Yes there are many different facets to black women..but want image do we want to portray to the masses? we can’t complain about racism and them celebrate ignorant stereotypes in the same breath. Doesn’t make sense to me. If a sista wants to twerk and shake her ass..go for it! But you have to realize people will look at you sideways when you complain about racism,sexism and everything else. Just like Nicki Minaj recently complained about the body image double standard of white and black women. She was hammered in the press. She and Taylor Swift had some words. But Nicki runs around with green and blond hair and talked slick about Malcolm X awhile back. Now she wants us to defend her when it she feels racism is involved. She’s a hypocrite!! You can’t act like a rapping whore one minute then turn around and want to act like you’re Betty Shabazz the next minute. It doesn’t work like that. Nicki is just a puppet for the white elite anyway. I would suggest sistas don’t follow her example. If anyone disagrees with me I’m open to hear it. I’m just keeping it 100 with you.

    Liked by 2 people

    1. @KP

      I see where you coming from. I plan on re-blogging a post in a few days from a another sista who did an excellent post on explaining respectability politics. Respectability politics is another form of divide and conquer that is destroying the black community.

      I am not a fan a Nikki Minaj and I do not consider her as a role model;she doesn’t have to be. I remember Rhianna said a few years ago that she is not a role model, she’s an entertainer. I am not advocating promiscuity and whorish behaviors for black women. I don’t expect her to be “pro-black” or down for the cause, which is the case for MOST, IF NOT ALL of the black entertainers. Sometimes people may not live or act as we think they should, but sometimes they say something that makes sense. As a matter of fact, I think that we should not let our children look at ANY of these black entertainers (good or bad) as role models. That’s not their jobs, their just entertainers. Bill Cosby was a “role model” and “America’s dad” and look at who he turned out to be. Parents are their children’s role model.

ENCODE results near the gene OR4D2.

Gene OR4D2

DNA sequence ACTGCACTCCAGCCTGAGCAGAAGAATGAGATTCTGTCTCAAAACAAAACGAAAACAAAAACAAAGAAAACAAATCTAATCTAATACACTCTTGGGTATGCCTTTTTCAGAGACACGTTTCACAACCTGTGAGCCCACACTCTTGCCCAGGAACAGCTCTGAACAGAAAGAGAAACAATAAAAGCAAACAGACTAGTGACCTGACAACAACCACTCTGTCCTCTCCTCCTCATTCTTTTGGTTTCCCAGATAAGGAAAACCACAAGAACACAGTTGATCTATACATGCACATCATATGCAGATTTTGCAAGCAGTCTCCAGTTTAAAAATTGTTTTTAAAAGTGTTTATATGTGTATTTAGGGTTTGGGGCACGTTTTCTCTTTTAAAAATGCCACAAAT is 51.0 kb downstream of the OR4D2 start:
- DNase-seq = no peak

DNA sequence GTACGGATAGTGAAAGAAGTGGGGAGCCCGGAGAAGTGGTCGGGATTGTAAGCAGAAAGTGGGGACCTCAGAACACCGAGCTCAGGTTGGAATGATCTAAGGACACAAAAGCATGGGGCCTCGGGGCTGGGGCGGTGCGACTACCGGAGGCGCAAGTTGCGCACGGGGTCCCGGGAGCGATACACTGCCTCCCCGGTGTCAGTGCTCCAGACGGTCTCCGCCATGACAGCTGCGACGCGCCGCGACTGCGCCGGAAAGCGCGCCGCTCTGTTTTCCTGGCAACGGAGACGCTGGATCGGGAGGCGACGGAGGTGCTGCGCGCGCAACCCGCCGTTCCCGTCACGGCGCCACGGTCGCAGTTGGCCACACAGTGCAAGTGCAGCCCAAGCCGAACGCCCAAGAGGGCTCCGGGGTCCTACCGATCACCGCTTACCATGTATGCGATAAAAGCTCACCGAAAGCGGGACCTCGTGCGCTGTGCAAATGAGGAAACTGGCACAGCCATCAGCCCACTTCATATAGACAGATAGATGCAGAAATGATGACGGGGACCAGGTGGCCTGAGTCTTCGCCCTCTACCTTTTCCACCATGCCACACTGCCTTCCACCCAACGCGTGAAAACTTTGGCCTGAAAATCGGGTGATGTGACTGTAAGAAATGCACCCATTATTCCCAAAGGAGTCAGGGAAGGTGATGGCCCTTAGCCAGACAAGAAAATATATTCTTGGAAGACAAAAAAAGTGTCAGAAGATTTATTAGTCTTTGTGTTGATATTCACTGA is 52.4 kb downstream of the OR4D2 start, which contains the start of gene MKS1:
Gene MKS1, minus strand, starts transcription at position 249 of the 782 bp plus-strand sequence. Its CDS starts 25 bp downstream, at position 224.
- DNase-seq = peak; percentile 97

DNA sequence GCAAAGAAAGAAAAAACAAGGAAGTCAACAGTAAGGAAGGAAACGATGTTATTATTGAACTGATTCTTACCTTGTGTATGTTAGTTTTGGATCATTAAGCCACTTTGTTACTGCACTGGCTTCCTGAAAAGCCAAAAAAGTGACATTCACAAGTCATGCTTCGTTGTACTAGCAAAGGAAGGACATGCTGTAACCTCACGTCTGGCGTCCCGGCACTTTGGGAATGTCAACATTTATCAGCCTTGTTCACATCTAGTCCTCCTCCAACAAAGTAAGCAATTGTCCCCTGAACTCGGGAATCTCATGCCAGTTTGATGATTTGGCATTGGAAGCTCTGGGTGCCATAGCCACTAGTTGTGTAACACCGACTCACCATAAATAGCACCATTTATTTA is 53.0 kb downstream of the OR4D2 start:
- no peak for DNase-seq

Nikki doesn’t get it right most of the time and I did not agree with her portrayal of Malcolm X. It’s no secret to me that most of the time, Nikki like most black entertainers say or do nothing to help or resolve black issues (i.e., police brutality). She even said herself last year about how black entertainers are either afraid to speak up or are silenced on these issues. She was correct about that one and she is correct about the body image double standards. A lot of times the messenger is flawed, but their message is correct………what’s the saying” listen to the message, not the messenger?” (Correct me if I’m wrong) She is just an example of the double standards people placed on black and white women. As for Taylor Swift, when Nikki’s statement made the news, Taylor jumped the gun as if Nikki was talking about her specifically when it is bigger than Taylor Swift. Taylor end up apologizing to Nikki a few days later.

      As for the double standards, many of us black women are noticing that when it comes to behaviors and/or body image there are different rules for black women because of racism/white supremacy and misogynoir. Why is it that Taylor Swift is not called a hoe, but “just experimenting” with the 10 boyfriends she’s had in the last few years, yet Nikki Minaj only had one boyfriend the entire time and people (black and white) call her a hoe? How come people are so quick to call Nikki a ho for just dressing and acting provocatively , yet Kim Kardashian slept with ALL the black men in hollywierd and made a sex tape, but people both Black (not all) and white are not calling her a ho? Nikki did not make a sex tape nor slept with everything with a penis. KimK is far worst than NIkki, but Nikki is the bigger ho?!? Why is it that when black women/girls twerk and dance, just having fun and we’re automatically labeled a ho?!? There are plenty of videos of black girls, white girls, and other girls on youtube dancing and twerking, but people single out sistas and call them nasty, ghetto, ho, and other derogatory names. I think we know the answer to all of this.

      I would like to share an exchange between a sista explaining the double standards to another sista; the sista explaining does a better job (I think) than me explaining the point:

      Sista 1: Why is it that when black girls twerk they’re ratchet sluts but when white girls twerk they’re just having fun & are talented. Twerking originated with black women. Shaking your booty in general comes from African cultures. When we embrace our own culture we’re unsophisticated savages but when white people co-opt it they “do it better”. I just saw a video of a white girl (with no ass to shake) getting excessively praised by black men. White mediocrity will always trump black excellence it se?